# Computer Chess Club Archives

## Messages

### Subject: Re: Is the NPS for minimax devided by NPS in alpha-beta = 5 ?

Author: Ricardo Gibert

Date: 17:39:07 06/16/00

Go up one level in this thread

```On June 16, 2000 at 14:32:35, Robert Hyatt wrote:

>On June 16, 2000 at 09:43:56, leonid wrote:
>
>>Hi!
>>
>>Is the number between minimax nodes/second, devided on number of nodes/second
>>for alpha-beta, equal to around five?
>>
>>If, for instance, one position in minimax give 1000000 NPS, the same position
>>but solved by alpha-beta logic will indicate around 200000 NPS speed?
>>
>>Leonid.
>
>
>Speed is not an issue.  NPS between alpha/beta and minimax is meaningless.
>Minimax searches way more nodes than alpha/beta, but it also searches faster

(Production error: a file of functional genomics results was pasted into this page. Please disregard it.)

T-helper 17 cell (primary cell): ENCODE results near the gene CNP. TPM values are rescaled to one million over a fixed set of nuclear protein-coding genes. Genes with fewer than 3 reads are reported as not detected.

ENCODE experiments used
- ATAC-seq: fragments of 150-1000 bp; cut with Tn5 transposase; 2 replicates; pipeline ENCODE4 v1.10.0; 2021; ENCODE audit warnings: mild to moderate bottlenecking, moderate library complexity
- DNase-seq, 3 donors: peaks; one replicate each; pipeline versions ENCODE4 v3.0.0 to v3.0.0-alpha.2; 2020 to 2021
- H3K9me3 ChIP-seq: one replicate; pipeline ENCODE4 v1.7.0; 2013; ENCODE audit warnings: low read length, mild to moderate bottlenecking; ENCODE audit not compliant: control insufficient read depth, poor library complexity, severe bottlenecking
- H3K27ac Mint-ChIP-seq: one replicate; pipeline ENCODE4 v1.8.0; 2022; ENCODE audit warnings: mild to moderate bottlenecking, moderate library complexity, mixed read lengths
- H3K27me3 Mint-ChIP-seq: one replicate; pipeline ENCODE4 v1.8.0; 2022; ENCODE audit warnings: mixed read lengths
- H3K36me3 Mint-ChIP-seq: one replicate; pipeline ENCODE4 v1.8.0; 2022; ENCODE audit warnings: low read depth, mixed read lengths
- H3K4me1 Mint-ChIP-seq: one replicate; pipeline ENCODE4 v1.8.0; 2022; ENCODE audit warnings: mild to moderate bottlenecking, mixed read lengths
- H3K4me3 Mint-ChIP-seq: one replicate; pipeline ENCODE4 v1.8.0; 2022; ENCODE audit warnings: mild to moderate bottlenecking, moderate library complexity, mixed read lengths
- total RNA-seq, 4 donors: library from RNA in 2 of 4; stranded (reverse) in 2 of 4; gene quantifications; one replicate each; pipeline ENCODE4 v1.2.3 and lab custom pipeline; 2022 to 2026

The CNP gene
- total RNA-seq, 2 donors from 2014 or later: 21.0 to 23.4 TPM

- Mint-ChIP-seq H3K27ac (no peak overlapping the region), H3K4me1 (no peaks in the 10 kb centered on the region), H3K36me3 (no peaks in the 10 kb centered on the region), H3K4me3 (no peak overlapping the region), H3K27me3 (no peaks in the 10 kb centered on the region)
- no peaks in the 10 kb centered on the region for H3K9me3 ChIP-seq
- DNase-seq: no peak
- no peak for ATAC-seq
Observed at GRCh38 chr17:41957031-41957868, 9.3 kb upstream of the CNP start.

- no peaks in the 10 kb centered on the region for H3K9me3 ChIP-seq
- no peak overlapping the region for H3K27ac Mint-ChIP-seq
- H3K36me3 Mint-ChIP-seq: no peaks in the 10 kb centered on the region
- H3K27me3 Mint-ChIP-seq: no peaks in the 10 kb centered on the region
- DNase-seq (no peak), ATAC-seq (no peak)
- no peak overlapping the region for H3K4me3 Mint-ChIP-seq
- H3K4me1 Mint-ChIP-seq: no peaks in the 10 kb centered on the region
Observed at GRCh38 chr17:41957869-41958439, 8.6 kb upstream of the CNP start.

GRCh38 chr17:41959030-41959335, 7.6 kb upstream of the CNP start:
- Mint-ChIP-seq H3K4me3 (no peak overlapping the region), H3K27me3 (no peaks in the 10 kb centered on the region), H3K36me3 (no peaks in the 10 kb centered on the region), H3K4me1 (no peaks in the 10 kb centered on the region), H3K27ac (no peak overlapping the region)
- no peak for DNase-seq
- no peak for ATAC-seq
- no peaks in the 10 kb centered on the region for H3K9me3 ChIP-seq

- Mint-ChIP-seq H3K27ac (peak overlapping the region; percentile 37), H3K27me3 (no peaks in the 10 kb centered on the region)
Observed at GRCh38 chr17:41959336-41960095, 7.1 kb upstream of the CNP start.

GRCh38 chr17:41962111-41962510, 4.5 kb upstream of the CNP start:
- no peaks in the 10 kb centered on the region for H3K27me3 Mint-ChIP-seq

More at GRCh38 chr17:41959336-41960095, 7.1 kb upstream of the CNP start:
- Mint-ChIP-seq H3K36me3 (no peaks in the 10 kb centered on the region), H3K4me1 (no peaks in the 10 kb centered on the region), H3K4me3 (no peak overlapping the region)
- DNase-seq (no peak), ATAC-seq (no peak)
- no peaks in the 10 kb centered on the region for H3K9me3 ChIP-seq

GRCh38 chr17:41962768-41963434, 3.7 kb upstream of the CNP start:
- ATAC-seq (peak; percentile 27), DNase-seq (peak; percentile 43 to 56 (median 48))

>because no moves are tossed out by backward pruning.
>
>The formula you are looking for is this:
>
>for minimax, the total nodes (N) is
>
>N = W^D (W=branching factor, roughly 35-38 for chess, D=depth of search).
>
>For alpha/beta, the total nodes (N) is
>
>N= W^floor(D/2) + W^ceil(D/2)
>
>or when D is even
>
>N=2*W^(D/2)
>
>alpha/beta searches roughly the SQRT(minimax) nodes.  Which is significant.
>In effect, alpha/beta will reach a depth approximately 2x deeper than minimax
>alone will reach.
>
>But NPS really isn't part of the issue, only total nodes searched.

I would just like to add that the above formula assumes perfect move ordering
for alpha/beta. In other words, the formula above for alph/beta gives the number
of nodes for the minimal search tree. In practice, it should do less well.

Just out of curiousity, what would alpha/betas formula look like with random
move ordering?

```